Last week, Tyson Foods made big news when it announced that it was “striving” to eliminate the use of human antibiotics in the production of its chicken. Tyson is one of the world’s largest chicken producers. The National Resources Defense Council (NRDC) called it “the tipping point for getting the chicken industry off antibiotics.” It’s part of a growing trend: recently, Chipotle, McDonald’s and other leading restaurants pledged to go antibiotic-free. (Note: Tyson is a major supplier for McDonald’s).

Concerns about antibiotic-resistant infections continue to grow. The Centers for Disease Control (CDC) reports that “at least 2 million people become infected and 23,000 die as a direct result of antibiotic-resistant infections.” So these announcements are a step in the right direction.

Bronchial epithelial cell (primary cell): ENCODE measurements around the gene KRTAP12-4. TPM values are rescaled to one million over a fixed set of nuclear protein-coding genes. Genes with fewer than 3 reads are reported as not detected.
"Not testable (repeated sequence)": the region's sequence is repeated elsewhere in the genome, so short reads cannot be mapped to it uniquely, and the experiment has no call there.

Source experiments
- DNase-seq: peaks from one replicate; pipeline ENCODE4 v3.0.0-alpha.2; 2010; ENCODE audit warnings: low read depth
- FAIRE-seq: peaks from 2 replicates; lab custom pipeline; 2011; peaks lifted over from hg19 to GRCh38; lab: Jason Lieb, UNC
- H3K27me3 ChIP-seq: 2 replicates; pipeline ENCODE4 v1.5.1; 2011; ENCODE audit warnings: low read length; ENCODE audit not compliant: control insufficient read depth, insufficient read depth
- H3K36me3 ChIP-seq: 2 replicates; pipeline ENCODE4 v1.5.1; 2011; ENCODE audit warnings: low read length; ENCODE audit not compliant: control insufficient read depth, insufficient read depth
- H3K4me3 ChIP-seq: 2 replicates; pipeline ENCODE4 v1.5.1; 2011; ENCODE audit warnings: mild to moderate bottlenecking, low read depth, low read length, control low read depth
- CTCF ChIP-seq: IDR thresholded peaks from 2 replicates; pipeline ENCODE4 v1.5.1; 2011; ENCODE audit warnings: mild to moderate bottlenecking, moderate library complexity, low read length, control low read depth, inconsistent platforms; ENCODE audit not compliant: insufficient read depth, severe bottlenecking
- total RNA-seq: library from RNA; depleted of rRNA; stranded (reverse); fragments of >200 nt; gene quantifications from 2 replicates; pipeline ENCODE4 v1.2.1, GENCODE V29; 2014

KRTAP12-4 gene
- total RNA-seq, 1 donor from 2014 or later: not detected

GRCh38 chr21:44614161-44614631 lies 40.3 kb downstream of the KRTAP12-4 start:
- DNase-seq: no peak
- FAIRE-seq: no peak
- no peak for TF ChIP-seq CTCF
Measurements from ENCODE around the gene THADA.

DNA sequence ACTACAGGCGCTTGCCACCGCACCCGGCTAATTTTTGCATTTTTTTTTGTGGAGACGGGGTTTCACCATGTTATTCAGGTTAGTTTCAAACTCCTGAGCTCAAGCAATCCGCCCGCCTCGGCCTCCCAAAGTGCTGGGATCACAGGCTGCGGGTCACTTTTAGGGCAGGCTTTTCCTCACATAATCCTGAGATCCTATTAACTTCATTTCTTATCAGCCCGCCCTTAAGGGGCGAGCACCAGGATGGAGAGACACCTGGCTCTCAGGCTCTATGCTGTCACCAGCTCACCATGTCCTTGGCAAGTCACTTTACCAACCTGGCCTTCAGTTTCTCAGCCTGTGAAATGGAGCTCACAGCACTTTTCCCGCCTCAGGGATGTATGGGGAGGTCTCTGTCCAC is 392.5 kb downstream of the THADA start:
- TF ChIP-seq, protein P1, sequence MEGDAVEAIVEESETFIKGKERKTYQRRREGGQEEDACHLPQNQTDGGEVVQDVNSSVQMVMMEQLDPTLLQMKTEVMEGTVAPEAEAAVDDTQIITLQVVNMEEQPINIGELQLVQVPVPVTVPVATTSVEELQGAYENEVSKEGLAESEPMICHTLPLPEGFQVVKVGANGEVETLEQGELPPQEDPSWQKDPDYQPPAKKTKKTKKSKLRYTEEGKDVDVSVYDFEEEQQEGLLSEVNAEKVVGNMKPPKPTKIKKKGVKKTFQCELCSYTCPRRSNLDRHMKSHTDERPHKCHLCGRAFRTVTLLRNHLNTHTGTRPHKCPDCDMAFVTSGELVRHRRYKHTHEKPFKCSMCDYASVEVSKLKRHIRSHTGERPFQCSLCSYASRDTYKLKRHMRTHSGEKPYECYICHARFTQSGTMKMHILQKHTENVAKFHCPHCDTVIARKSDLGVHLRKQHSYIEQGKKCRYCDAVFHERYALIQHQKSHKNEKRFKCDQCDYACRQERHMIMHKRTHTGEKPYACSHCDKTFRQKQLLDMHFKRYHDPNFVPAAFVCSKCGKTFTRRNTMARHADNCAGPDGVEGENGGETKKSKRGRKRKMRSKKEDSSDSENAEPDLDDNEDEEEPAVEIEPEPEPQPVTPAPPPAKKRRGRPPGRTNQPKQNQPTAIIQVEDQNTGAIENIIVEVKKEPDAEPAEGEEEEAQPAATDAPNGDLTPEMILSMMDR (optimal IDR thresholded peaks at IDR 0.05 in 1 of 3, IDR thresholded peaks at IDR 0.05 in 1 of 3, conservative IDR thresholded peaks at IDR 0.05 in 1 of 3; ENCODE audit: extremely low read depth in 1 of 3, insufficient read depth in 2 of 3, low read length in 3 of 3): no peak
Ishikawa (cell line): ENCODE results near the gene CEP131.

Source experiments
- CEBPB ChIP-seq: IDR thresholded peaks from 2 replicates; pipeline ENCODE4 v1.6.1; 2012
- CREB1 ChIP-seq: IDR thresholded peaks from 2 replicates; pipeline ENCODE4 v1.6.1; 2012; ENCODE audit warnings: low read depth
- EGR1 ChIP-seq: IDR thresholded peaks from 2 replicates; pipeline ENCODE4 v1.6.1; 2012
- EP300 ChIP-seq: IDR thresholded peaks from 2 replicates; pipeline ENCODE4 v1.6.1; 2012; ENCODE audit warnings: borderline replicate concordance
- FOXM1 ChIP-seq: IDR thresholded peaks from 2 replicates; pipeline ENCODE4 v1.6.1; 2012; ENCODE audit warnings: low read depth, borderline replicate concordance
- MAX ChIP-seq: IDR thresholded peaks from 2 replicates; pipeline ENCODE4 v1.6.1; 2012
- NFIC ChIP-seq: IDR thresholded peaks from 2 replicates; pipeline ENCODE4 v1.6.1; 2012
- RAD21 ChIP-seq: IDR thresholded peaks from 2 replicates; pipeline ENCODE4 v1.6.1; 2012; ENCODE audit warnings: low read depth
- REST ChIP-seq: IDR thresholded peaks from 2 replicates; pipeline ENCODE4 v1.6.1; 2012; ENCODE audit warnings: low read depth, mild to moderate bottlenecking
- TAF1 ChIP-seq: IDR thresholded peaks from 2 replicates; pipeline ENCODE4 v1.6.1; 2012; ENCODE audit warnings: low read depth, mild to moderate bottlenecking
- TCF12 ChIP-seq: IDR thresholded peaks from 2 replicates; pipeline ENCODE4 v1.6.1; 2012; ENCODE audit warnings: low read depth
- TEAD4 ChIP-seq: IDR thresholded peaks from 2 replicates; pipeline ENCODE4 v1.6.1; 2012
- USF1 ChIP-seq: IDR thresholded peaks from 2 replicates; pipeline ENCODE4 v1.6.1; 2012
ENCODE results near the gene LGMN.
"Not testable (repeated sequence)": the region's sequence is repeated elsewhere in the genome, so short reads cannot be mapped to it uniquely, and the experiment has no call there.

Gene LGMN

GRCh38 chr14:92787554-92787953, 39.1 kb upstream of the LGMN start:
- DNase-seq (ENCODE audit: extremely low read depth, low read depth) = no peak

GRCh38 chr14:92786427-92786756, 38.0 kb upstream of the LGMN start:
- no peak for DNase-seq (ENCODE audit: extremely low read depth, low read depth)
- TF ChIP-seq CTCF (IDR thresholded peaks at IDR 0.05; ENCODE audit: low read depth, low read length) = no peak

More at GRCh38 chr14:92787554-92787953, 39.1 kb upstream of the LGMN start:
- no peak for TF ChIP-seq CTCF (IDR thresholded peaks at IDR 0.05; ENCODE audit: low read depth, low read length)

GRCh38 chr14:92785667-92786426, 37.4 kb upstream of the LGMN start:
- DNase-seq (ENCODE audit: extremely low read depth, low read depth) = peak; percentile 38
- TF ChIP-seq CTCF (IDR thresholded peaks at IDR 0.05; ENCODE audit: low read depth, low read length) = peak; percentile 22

But what does Tyson’s announcement really mean? And is it enough?

Anna Roth (@annaroth) reports on five things you need to consider about this issue – including the lack of governmental oversight – for Civil Eats:


To many, this is the beginning and end of the issue. If neither the U.S. Food and Drug Administration (FDA) or the U.S. Department of Agriculture (USDA) has jurisdiction over antibiotic use on farms, the public is reliant on corporations to self-regulate–and self-report on their results.

“I don’t want to have to rely on the industry’s word that it’s doing something responsible,” says Keeve Nachman, a scientist at the Johns Hopkins Center for a Livable Future. “If it is doing something responsible, the FDA should be providing some verification that that change is actually occurring.”

A thought-provoking read.


Related Links:

McDonald’s USA: new antibiotics policy, sourcing initiatives

Tyson to stop giving chickens antibiotics used by humans

Tyson removes key antibiotic from chicken hatcheries